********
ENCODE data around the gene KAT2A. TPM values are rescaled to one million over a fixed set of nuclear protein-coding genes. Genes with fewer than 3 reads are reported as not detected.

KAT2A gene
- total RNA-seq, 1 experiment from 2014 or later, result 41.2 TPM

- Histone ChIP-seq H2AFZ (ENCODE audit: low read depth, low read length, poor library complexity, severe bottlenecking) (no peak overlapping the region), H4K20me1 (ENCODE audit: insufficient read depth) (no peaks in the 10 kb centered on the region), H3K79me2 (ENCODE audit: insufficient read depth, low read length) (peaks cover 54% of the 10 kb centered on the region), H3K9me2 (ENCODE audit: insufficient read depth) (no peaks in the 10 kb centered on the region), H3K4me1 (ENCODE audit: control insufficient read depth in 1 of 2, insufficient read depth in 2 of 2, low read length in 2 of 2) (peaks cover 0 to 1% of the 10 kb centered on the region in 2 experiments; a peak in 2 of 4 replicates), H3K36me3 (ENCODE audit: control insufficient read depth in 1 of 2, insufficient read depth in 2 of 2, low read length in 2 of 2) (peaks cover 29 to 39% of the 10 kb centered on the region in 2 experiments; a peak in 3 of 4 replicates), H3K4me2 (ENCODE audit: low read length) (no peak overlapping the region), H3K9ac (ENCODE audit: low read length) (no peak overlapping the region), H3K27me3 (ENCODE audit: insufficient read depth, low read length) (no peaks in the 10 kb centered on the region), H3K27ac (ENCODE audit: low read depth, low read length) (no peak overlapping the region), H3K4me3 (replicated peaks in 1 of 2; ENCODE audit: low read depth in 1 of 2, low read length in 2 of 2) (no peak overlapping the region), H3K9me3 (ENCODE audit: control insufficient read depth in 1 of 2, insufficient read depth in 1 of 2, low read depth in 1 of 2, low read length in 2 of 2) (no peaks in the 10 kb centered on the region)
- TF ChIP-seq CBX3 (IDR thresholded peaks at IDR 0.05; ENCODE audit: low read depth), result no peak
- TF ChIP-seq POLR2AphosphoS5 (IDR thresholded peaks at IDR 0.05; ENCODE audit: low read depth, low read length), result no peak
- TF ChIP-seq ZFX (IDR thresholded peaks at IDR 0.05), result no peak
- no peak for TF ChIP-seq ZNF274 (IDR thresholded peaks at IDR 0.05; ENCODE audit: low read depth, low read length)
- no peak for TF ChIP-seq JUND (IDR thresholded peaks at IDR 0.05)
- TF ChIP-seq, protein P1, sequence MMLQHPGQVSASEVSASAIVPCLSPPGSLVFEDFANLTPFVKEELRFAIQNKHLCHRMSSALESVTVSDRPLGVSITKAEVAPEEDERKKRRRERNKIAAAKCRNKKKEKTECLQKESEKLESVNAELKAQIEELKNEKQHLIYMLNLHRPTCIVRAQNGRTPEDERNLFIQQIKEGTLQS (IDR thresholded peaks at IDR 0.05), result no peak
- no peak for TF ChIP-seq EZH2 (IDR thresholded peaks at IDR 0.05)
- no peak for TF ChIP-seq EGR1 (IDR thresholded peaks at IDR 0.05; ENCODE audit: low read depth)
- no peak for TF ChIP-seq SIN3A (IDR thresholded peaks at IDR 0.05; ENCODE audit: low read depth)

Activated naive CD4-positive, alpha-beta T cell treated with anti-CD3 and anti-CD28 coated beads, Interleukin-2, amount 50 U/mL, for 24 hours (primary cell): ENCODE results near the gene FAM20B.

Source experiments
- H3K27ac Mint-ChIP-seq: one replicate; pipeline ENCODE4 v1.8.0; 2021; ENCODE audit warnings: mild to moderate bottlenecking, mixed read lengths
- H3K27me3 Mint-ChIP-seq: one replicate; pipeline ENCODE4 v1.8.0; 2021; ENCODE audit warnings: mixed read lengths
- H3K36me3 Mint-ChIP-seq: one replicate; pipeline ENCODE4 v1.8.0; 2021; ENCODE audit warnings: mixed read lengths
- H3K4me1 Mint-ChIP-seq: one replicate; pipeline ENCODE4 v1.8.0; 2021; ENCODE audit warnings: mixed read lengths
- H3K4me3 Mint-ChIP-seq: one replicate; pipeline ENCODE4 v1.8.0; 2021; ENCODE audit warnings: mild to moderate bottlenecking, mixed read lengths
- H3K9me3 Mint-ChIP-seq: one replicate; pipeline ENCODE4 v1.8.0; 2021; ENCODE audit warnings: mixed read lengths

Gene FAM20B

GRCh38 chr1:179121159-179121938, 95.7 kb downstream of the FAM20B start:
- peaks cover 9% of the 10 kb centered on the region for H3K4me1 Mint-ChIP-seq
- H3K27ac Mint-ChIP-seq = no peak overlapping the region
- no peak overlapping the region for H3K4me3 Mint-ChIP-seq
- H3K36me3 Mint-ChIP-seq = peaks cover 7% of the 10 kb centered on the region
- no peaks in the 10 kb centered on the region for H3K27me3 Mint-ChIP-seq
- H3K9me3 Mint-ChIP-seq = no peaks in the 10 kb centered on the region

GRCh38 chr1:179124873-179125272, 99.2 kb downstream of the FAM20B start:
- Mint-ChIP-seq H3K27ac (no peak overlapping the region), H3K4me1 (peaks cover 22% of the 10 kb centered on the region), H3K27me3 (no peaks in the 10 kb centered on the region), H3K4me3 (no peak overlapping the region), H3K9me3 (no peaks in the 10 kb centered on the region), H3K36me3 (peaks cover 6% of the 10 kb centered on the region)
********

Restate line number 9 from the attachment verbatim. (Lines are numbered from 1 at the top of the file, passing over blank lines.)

- no peak for TF ChIP-seq JUND (IDR thresholded peaks at IDR 0.05)